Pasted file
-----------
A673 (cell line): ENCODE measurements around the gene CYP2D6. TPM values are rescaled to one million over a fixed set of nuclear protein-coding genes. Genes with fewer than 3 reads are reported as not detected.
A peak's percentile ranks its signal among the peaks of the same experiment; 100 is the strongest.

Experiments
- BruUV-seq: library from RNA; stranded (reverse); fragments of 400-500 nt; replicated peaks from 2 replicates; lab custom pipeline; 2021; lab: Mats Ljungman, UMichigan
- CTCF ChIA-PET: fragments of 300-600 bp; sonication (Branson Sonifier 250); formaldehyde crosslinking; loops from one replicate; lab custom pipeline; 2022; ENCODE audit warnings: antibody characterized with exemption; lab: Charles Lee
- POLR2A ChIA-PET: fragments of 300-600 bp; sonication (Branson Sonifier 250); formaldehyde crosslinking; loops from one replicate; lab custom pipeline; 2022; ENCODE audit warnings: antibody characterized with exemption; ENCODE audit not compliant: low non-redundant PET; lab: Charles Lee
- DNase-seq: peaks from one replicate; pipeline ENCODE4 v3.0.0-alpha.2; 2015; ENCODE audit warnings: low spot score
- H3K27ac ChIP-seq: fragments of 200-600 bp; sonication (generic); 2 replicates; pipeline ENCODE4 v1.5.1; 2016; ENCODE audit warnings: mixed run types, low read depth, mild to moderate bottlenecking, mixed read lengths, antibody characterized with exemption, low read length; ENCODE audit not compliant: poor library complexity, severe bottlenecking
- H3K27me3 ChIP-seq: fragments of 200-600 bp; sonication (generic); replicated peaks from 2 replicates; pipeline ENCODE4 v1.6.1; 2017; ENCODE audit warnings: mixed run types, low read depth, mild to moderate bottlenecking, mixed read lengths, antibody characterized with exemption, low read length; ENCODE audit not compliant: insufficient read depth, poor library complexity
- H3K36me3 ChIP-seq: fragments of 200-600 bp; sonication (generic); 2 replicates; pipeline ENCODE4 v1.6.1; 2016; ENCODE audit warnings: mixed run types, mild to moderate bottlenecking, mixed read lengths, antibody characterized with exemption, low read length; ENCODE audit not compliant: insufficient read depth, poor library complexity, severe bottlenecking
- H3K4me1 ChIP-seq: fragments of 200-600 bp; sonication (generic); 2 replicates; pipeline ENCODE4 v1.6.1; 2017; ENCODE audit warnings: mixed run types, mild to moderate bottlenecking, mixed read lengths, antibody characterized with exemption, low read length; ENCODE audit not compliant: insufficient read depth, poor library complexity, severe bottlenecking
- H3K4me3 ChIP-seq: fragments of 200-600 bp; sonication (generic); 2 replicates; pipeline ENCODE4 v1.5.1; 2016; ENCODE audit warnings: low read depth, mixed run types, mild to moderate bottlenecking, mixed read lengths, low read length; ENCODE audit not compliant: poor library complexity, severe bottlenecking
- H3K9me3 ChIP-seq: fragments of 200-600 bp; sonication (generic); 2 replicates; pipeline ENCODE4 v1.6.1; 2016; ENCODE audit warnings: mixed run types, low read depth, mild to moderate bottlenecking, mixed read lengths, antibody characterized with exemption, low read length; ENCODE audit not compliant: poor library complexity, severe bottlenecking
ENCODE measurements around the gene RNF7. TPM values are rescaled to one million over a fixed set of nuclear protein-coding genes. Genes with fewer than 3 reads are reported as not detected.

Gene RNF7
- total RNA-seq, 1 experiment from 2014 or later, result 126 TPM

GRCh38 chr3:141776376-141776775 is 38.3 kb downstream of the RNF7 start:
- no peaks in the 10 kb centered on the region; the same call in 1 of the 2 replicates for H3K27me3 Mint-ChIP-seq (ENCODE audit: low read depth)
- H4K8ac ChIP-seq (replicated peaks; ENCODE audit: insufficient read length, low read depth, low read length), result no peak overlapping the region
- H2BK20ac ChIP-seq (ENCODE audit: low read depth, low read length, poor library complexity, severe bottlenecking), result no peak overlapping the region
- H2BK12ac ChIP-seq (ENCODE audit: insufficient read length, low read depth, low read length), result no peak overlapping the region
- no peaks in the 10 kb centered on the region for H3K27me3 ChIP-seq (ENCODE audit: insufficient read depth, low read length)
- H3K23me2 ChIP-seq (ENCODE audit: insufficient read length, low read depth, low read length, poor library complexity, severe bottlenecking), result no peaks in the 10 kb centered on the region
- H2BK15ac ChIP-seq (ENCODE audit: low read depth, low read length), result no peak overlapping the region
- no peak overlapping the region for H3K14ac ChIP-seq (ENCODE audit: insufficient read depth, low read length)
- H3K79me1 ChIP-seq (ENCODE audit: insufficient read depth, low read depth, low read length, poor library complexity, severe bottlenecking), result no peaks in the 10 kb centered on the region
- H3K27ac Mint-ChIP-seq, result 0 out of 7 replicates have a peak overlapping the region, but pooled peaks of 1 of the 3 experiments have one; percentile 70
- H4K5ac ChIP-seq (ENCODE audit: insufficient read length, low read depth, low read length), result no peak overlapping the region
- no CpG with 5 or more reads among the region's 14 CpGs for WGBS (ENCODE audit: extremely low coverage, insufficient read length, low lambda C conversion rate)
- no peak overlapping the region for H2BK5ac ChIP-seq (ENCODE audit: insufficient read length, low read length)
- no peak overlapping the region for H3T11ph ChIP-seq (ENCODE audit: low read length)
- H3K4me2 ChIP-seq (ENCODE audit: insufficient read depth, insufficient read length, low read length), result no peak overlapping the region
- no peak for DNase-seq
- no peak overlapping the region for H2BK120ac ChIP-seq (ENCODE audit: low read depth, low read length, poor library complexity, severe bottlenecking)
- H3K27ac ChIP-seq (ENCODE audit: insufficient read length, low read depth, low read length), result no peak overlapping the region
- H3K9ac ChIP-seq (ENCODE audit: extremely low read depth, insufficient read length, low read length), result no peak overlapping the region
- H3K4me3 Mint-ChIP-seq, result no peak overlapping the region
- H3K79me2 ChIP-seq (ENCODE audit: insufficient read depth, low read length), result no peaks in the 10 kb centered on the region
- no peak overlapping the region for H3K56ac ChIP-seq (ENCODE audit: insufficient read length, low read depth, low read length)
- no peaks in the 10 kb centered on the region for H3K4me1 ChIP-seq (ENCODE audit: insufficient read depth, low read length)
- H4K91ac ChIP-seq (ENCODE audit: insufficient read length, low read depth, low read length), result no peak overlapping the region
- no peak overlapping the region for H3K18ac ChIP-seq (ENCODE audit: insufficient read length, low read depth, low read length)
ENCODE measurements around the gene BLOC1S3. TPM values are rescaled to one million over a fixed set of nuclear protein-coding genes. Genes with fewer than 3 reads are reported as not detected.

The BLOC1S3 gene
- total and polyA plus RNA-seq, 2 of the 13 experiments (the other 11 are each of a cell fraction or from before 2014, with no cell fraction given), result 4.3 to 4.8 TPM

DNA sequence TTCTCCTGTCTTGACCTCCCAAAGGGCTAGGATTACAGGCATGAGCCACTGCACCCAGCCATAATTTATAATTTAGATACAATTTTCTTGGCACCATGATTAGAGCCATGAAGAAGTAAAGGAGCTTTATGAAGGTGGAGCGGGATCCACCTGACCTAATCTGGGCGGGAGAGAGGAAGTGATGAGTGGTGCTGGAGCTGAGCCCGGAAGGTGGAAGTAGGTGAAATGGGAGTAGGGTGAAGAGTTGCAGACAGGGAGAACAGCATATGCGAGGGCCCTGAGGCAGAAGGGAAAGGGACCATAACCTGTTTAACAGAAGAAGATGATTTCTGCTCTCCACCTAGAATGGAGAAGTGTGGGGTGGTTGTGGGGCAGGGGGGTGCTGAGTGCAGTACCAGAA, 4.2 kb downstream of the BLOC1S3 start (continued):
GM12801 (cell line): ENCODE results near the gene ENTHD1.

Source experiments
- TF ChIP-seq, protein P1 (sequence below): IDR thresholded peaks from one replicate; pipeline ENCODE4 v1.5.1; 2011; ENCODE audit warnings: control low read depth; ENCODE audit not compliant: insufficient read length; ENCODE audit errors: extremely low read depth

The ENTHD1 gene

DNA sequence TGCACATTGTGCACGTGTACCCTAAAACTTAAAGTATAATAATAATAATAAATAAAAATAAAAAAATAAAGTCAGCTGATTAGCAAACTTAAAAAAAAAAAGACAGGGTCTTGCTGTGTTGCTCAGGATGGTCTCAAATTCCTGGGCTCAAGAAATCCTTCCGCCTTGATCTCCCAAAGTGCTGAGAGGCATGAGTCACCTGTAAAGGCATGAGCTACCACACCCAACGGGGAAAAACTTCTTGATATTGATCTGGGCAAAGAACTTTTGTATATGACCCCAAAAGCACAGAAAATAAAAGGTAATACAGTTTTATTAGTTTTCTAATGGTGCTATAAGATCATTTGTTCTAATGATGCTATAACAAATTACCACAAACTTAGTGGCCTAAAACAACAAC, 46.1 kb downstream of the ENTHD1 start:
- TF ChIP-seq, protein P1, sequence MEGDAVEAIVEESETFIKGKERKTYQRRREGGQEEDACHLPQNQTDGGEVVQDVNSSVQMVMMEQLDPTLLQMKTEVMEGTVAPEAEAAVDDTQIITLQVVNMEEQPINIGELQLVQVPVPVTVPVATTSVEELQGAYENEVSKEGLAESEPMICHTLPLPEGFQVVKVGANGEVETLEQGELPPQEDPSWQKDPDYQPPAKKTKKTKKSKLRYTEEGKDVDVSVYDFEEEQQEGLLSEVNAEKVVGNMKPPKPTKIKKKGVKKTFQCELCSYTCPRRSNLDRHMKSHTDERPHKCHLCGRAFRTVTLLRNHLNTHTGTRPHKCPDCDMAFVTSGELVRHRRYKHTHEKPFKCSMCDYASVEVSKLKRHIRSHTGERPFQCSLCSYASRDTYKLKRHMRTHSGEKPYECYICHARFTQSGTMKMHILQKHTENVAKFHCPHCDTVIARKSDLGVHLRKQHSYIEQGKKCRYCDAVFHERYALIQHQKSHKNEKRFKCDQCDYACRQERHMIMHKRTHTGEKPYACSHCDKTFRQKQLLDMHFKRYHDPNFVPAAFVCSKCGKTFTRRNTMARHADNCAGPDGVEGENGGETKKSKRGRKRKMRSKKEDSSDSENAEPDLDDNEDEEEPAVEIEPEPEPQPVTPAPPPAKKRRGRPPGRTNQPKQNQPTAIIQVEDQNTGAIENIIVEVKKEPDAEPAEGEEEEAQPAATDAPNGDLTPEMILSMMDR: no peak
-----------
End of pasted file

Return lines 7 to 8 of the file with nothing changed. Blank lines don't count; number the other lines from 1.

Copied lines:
- DNase-seq: peaks from one replicate; pipeline ENCODE4 v3.0.0-alpha.2; 2015; ENCODE audit warnings: low spot score
- H3K27ac ChIP-seq: fragments of 200-600 bp; sonication (generic); 2 replicates; pipeline ENCODE4 v1.5.1; 2016; ENCODE audit warnings: mixed run types, low read depth, mild to moderate bottlenecking, mixed read lengths, antibody characterized with exemption, low read length; ENCODE audit not compliant: poor library complexity, severe bottlenecking